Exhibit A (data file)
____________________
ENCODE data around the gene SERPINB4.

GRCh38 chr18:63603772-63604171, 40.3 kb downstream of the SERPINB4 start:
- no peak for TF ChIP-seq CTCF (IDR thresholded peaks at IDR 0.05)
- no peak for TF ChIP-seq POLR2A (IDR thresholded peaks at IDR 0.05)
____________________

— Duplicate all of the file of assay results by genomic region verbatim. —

ENCODE data around the gene SERPINB4.

GRCh38 chr18:63603772-63604171, 40.3 kb downstream of the SERPINB4 start:
- no peak for TF ChIP-seq CTCF (IDR thresholded peaks at IDR 0.05)
- no peak for TF ChIP-seq POLR2A (IDR thresholded peaks at IDR 0.05)